Today I am in Micah 7 which has been a significant chapter for me over the past few years. To appreciate why, we first need to get into the chapter and see what Micah was writing about. Before I do that, it is important to comment a little on the background to this so called minor prophet. Micah was a prophet during the reigns of 3 Judean Kings (Jotham 750–735 B.C., Ahaz 735–715, and Hezekiah 715–687). It was round about the time of Isaiah and Hosea. The theme of Micah is judgement and forgiveness. God is preparing to scatter his people as Assyria (5:5-6) and Babylon (4:10) stand ready to take God’s people into captivity. Micah sees God both as their judge but as as their Shepherd King who one day will gather, protect and forgive them.
1 What misery is mine! I am like one who gathers summer fruit at the gleaning of the vineyard; there is no cluster of grapes to eat, none of the early figs that I crave. 2 The faithful have been swept from the land; not one upright person remains. Everyone lies in wait to shed blood; they hunt each other with nets. 3 Both hands are skilled in doing evil; the ruler demands gifts, the judge accepts bribes, the powerful dictate what they desire – they all conspire together. 4 The best of them is like a brier, the most upright worse than a thorn hedge. The day God visits you has come, the day your watchmen sound the alarm. Now is the time of your confusion. 5 Do not trust a neighbour; put no confidence in a friend. Even with the woman who lies in your embrace guard the words of your lips. 6 For a son dishonours his father, a daughter rises up against her mother, a daughter-in-law against her mother-in-law – a man’s enemies are the members of his own household.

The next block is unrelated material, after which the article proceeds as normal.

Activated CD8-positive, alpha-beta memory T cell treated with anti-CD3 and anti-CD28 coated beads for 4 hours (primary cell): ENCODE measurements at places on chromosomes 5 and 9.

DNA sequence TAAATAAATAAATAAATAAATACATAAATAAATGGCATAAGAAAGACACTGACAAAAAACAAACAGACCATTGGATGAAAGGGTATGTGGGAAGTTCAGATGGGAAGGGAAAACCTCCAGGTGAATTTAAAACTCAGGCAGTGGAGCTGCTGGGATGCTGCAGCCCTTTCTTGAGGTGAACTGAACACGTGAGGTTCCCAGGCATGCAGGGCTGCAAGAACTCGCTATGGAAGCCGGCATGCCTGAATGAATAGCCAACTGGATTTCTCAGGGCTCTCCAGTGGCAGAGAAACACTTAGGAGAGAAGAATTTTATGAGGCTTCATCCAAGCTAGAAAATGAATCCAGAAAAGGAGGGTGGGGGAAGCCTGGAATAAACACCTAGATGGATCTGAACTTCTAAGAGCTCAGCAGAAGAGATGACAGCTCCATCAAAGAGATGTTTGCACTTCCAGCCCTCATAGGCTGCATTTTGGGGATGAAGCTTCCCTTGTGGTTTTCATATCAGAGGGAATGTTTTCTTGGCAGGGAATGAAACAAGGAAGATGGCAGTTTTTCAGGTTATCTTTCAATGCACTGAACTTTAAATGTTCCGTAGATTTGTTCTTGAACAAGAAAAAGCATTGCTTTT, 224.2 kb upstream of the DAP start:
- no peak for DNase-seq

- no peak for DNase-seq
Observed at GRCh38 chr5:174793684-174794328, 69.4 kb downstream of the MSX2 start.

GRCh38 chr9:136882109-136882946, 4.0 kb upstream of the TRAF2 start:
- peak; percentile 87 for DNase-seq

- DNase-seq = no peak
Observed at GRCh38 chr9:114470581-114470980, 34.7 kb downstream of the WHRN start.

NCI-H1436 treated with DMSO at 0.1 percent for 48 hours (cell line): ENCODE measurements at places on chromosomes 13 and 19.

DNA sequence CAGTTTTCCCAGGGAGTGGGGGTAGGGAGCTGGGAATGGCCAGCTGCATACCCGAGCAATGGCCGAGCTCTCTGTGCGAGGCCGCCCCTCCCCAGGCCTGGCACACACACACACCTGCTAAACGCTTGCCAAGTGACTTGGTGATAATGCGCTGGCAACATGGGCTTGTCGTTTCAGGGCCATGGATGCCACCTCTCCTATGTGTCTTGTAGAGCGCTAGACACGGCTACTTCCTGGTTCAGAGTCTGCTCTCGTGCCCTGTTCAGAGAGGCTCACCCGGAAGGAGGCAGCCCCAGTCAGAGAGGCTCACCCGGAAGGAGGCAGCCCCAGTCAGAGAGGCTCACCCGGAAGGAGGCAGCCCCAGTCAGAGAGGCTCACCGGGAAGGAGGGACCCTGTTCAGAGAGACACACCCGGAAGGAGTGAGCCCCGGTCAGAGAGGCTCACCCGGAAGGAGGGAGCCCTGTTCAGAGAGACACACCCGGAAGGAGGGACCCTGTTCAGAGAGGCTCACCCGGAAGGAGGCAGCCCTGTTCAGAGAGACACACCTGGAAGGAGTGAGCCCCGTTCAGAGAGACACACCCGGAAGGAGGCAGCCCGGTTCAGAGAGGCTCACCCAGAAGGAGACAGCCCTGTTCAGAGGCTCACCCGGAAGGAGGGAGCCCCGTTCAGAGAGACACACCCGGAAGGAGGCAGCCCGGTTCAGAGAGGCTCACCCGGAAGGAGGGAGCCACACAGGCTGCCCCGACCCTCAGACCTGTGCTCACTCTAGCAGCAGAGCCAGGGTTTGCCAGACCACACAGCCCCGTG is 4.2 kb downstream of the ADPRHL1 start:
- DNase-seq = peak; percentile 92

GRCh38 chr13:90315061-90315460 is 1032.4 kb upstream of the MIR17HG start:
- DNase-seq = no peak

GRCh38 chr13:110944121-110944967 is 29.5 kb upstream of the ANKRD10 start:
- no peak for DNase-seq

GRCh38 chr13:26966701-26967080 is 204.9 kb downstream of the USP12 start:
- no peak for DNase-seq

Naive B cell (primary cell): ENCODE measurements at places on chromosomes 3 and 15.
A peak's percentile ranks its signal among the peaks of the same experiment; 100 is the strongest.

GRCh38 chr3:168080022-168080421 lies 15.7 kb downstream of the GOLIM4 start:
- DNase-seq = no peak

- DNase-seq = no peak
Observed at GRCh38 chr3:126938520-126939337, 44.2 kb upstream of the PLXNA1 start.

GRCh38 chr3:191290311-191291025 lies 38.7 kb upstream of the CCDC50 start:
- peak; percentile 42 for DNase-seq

In these first 6 verses we find Micah completely discouraged. Just feel the force of v1 where he says “What a misery is mine.” He likens himself to the one who goes out to gather at harvest but finds nothing to glean. He laments that there are no faithful people remaining in the land (v2-3) and even the best of them are to be avoided (v4). None could be trusted anyone: not your neighbour, your wife, your child or your friend (v5-6). As an aside it is interesting that these verses are quoted by Jesus (Matthew 10:35-36) when He is talking about having not come to bring peace but to bring a sword. The gospel says Jesus will turn all kinds of relationships on their heads.